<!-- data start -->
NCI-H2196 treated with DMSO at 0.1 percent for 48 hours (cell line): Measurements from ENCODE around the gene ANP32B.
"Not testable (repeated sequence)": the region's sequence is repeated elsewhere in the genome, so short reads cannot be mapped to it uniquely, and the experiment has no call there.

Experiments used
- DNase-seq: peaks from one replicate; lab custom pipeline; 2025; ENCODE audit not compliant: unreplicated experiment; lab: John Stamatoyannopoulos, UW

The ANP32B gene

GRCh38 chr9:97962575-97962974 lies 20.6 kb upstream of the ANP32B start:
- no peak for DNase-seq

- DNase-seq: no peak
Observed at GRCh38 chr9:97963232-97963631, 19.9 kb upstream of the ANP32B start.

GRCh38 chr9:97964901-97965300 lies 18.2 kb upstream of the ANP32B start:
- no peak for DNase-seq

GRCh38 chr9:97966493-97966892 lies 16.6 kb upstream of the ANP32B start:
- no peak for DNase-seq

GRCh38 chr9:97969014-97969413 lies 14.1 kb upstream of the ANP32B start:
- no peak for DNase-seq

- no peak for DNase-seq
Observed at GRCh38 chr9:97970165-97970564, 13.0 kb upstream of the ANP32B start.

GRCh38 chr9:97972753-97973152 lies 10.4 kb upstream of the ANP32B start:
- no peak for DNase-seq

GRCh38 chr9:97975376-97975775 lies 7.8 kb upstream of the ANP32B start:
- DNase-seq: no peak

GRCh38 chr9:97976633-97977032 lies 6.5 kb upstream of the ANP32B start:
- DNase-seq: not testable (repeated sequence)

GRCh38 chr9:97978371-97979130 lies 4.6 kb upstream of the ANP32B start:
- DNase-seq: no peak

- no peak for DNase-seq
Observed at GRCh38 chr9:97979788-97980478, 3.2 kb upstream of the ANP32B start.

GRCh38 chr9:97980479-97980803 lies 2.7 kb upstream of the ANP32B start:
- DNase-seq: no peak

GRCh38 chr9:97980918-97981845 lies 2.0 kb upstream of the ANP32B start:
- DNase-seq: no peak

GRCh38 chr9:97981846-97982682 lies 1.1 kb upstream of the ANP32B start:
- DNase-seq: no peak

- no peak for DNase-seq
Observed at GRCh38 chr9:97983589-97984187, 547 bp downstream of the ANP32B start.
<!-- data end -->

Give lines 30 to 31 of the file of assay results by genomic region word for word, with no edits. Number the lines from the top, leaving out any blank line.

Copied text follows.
GRCh38 chr9:97980918-97981845 lies 2.0 kb upstream of the ANP32B start:
- DNase-seq: no peak